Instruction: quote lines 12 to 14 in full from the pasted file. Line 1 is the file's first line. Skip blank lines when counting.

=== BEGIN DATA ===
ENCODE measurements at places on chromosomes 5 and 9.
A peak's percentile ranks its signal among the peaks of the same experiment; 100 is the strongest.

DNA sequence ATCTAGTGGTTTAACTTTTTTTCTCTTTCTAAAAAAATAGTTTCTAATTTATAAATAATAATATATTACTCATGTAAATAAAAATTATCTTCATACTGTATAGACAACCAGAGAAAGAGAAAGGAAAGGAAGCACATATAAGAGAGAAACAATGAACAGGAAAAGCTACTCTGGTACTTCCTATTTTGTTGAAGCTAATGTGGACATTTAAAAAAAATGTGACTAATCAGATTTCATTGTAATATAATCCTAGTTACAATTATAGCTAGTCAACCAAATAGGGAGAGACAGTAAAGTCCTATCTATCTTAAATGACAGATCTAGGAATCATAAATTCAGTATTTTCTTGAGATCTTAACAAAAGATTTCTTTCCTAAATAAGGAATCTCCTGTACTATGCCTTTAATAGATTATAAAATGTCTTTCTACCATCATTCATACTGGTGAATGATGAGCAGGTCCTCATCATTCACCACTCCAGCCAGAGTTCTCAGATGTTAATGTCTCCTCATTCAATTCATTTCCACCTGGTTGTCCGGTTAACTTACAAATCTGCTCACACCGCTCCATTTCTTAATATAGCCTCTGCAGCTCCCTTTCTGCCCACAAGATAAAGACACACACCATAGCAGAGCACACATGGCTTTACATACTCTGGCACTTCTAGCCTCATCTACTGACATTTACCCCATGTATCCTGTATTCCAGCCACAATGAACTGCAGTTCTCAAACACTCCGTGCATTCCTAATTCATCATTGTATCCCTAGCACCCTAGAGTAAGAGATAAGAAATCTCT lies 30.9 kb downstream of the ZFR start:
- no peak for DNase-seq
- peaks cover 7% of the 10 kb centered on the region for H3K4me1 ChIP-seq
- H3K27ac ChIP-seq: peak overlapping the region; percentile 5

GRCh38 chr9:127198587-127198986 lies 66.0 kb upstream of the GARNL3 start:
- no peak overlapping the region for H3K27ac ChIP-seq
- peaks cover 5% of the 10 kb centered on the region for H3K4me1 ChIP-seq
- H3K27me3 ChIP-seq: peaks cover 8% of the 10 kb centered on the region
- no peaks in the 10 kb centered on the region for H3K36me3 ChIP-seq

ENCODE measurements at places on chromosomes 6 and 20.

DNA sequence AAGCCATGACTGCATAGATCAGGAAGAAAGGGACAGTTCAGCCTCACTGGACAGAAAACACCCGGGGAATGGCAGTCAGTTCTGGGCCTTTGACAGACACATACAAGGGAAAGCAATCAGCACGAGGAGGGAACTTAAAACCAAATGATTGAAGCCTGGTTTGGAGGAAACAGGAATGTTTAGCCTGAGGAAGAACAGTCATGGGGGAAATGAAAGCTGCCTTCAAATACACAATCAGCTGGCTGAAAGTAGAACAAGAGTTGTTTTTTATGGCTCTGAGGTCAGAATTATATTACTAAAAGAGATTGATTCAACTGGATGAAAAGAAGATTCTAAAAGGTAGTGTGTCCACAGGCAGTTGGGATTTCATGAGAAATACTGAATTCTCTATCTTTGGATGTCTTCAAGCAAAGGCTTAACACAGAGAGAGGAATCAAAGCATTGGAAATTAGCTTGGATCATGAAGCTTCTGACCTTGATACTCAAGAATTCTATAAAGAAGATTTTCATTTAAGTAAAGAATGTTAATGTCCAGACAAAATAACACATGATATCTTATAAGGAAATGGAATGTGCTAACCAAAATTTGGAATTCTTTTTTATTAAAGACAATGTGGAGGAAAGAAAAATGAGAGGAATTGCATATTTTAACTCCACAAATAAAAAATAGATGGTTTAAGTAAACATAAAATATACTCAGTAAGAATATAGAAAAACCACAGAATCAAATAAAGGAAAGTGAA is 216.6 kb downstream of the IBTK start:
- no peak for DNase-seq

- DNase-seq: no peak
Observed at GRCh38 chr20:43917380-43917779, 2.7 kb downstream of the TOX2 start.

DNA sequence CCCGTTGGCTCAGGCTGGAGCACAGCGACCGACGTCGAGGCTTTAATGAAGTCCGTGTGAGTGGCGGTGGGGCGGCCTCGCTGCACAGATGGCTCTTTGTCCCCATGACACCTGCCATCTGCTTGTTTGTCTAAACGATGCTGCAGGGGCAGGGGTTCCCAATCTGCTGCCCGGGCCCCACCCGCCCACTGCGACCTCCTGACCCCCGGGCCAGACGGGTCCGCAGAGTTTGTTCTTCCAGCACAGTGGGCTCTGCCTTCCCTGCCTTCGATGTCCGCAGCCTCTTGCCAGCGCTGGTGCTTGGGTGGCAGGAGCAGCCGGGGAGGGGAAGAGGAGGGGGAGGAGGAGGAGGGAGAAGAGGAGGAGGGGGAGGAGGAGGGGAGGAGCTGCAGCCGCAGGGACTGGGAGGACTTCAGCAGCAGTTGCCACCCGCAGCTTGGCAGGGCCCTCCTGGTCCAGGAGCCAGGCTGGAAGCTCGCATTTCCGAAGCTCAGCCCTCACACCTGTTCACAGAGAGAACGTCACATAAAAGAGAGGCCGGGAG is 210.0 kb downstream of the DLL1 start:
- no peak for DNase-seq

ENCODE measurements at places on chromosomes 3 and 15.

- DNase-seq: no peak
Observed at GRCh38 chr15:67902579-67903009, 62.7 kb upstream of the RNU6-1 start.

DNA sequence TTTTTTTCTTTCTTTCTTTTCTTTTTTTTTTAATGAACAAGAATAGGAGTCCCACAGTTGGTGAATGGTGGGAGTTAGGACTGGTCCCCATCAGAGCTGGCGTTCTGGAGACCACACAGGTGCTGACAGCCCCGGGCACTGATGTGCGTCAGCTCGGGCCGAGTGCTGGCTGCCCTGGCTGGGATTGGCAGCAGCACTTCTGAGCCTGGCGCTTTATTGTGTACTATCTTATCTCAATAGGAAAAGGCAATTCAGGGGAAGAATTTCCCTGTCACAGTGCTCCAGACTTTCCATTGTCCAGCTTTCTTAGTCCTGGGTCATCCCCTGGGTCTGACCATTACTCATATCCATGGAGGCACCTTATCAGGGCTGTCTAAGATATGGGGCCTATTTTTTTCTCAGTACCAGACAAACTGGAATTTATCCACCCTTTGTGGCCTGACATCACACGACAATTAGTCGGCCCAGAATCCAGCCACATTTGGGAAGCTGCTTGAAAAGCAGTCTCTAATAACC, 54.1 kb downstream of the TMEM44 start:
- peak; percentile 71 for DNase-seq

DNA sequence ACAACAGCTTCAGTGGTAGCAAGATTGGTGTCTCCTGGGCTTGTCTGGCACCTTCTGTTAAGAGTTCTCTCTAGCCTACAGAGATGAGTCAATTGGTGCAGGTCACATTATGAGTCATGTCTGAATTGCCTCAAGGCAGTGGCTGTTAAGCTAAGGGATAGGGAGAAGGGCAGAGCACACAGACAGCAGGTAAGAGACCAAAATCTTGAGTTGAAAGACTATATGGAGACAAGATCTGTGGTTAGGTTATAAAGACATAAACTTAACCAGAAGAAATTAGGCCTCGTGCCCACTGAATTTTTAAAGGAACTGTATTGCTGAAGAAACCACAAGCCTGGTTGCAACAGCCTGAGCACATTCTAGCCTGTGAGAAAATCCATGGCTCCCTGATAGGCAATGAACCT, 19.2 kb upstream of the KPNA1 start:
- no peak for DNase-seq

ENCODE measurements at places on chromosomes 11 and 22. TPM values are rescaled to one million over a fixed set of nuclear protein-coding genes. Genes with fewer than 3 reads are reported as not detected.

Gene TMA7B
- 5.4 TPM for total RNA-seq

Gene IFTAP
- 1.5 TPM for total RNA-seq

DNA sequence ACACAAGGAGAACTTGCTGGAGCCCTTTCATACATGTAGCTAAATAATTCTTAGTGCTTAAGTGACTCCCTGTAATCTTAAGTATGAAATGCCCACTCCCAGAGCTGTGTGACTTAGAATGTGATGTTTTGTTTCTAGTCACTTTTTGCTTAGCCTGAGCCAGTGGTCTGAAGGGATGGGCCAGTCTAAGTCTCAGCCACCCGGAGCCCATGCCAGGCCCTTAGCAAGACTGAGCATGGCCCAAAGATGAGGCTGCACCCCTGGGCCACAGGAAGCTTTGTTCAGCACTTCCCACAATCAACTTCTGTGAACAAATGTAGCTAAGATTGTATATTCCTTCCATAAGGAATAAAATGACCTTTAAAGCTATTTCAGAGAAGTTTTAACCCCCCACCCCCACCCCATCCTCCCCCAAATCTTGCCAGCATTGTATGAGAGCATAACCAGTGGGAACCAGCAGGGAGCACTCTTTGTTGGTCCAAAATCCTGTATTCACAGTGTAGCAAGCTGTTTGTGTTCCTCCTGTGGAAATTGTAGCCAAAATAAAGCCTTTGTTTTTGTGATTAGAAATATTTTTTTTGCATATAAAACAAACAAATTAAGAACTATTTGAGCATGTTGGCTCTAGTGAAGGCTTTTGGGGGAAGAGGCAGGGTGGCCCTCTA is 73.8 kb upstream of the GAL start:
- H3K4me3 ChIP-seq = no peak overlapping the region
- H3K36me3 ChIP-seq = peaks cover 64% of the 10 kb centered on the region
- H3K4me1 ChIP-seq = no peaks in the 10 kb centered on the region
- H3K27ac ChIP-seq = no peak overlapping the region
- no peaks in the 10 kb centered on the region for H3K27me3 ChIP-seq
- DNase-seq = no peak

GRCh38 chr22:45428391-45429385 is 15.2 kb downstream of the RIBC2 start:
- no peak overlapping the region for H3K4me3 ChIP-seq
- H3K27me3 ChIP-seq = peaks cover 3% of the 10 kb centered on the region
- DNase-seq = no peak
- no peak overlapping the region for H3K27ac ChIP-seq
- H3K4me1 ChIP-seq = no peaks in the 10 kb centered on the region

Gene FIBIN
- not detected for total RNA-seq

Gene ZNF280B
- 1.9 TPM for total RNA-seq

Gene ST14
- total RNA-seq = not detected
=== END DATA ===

ENCODE measurements at places on chromosomes 6 and 20.

DNA sequence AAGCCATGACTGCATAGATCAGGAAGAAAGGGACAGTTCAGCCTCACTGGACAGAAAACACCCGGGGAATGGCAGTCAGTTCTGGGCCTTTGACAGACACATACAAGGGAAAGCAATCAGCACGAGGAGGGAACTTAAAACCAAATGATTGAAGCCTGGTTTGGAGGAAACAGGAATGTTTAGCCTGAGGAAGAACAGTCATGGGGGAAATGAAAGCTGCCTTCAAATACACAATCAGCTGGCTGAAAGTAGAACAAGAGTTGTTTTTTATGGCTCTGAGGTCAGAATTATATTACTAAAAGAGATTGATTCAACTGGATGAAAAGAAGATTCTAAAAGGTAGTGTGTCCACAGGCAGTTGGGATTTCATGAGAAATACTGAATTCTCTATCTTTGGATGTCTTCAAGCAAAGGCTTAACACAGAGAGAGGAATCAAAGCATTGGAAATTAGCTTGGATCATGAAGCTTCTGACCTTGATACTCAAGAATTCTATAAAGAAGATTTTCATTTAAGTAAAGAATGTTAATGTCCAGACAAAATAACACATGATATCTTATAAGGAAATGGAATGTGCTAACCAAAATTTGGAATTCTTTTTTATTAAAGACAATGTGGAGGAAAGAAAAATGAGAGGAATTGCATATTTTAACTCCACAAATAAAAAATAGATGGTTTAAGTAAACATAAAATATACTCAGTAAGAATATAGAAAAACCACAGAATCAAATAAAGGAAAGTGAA is 216.6 kb downstream of the IBTK start:
- no peak for DNase-seq